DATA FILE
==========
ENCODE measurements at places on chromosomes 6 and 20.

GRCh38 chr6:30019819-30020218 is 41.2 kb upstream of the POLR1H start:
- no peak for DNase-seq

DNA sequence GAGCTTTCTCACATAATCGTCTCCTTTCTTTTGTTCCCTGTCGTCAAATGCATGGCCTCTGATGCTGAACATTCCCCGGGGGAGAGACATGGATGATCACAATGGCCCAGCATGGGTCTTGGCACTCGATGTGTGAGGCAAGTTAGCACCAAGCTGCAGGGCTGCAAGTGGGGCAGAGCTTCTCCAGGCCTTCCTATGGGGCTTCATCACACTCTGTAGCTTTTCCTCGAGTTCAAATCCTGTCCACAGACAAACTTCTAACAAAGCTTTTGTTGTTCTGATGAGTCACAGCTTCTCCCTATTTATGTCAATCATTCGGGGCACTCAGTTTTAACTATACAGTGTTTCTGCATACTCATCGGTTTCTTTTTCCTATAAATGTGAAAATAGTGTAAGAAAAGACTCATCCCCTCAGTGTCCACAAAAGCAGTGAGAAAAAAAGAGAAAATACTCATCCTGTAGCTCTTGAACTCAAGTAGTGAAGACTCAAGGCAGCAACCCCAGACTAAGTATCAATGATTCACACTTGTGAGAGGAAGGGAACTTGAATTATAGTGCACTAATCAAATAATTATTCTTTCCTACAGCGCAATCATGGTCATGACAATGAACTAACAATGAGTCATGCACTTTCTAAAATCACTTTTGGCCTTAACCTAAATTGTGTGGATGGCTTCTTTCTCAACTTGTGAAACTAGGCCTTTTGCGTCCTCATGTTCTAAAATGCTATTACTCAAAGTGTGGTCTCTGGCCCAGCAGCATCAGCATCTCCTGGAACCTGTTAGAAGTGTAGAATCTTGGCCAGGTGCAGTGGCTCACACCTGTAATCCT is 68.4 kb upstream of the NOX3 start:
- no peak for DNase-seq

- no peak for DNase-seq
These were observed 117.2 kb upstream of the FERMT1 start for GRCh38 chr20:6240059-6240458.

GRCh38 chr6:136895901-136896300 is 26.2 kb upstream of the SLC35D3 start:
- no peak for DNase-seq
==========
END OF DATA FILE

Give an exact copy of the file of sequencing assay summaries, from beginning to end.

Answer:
ENCODE measurements at places on chromosomes 6 and 20.

GRCh38 chr6:30019819-30020218 is 41.2 kb upstream of the POLR1H start:
- no peak for DNase-seq

DNA sequence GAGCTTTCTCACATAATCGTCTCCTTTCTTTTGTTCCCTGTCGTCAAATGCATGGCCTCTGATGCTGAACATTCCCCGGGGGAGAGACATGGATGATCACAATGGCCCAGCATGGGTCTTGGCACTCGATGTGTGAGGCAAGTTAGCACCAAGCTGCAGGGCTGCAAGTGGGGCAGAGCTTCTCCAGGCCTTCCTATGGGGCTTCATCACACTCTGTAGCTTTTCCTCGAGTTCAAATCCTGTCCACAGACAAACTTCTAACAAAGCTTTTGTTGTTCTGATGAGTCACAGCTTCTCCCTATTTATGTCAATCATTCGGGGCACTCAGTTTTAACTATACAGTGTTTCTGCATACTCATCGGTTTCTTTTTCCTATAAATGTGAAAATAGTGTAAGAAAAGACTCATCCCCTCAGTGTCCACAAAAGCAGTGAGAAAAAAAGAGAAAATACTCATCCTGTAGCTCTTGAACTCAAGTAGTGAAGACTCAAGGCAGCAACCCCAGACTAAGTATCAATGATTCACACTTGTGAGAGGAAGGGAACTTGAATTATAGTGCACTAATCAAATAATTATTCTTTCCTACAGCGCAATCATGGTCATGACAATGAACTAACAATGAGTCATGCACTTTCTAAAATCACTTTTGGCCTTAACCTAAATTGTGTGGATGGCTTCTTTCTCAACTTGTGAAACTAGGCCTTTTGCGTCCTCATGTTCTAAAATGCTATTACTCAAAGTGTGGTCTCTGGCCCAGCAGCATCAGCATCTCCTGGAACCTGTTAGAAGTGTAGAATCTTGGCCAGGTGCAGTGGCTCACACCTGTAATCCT is 68.4 kb upstream of the NOX3 start:
- no peak for DNase-seq

- no peak for DNase-seq
These were observed 117.2 kb upstream of the FERMT1 start for GRCh38 chr20:6240059-6240458.

GRCh38 chr6:136895901-136896300 is 26.2 kb upstream of the SLC35D3 start:
- no peak for DNase-seq